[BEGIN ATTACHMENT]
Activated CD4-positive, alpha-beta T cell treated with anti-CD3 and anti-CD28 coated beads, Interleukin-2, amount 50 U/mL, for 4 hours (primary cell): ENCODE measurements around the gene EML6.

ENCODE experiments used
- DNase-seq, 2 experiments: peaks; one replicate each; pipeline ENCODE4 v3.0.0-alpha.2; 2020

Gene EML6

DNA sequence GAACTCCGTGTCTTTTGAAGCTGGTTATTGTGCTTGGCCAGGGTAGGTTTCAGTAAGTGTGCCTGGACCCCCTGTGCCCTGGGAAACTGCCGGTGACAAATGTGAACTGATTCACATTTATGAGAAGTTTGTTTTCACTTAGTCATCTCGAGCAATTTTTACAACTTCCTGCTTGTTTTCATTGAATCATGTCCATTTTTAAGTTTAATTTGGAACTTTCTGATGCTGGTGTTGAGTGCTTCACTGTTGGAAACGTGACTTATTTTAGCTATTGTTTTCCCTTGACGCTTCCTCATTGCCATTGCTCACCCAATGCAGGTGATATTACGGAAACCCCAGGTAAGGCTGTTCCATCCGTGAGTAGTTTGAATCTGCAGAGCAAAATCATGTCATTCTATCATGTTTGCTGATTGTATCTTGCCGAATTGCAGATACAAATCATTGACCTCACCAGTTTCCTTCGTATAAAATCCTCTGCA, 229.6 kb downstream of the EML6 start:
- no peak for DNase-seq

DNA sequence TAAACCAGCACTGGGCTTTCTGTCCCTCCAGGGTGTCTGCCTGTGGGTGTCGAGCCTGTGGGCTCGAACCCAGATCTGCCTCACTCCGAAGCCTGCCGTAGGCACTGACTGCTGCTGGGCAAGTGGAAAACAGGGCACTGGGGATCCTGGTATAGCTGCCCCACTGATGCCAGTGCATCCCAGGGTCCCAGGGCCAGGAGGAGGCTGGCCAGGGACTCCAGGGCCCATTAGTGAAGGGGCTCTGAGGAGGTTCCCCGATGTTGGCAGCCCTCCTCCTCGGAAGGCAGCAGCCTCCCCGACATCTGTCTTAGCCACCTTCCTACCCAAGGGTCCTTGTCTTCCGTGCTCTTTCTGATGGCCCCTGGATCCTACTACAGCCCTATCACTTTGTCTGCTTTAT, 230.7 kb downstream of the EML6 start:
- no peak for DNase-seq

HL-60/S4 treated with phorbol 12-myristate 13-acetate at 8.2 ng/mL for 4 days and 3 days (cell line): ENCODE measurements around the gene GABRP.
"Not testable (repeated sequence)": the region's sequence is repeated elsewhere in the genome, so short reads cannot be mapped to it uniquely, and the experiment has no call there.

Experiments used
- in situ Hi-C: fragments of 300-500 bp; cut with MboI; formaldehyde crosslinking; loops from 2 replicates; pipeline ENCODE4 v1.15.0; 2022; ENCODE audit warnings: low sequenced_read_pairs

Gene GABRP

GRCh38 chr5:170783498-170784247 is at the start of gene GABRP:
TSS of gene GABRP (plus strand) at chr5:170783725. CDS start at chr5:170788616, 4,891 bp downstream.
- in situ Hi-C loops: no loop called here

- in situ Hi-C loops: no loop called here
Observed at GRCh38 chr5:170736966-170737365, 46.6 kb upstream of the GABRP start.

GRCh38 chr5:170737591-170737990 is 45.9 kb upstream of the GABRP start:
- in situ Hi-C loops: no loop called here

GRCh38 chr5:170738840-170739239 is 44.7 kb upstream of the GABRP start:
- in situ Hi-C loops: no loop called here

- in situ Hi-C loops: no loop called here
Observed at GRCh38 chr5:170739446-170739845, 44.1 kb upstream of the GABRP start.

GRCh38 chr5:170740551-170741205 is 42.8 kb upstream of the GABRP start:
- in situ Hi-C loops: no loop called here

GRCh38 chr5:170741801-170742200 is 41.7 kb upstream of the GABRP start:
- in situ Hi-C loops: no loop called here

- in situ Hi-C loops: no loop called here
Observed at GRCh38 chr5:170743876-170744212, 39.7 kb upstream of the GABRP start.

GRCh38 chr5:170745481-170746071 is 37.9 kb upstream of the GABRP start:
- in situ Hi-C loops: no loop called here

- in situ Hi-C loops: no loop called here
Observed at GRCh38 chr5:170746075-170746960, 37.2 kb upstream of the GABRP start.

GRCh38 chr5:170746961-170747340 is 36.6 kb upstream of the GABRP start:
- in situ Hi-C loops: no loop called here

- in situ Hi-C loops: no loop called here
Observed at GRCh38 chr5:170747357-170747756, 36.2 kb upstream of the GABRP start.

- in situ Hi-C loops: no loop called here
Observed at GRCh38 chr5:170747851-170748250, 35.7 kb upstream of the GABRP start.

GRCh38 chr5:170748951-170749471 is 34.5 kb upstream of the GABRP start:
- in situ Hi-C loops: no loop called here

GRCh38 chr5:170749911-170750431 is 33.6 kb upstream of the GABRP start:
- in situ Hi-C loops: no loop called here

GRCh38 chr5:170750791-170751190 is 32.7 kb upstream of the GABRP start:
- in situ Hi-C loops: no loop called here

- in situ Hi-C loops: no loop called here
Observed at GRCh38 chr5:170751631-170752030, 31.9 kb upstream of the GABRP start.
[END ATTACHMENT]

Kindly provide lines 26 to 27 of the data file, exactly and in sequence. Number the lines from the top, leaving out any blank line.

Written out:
- in situ Hi-C loops: no loop called here

GRCh38 chr5:170741801-170742200 is 41.7 kb upstream of the GABRP start: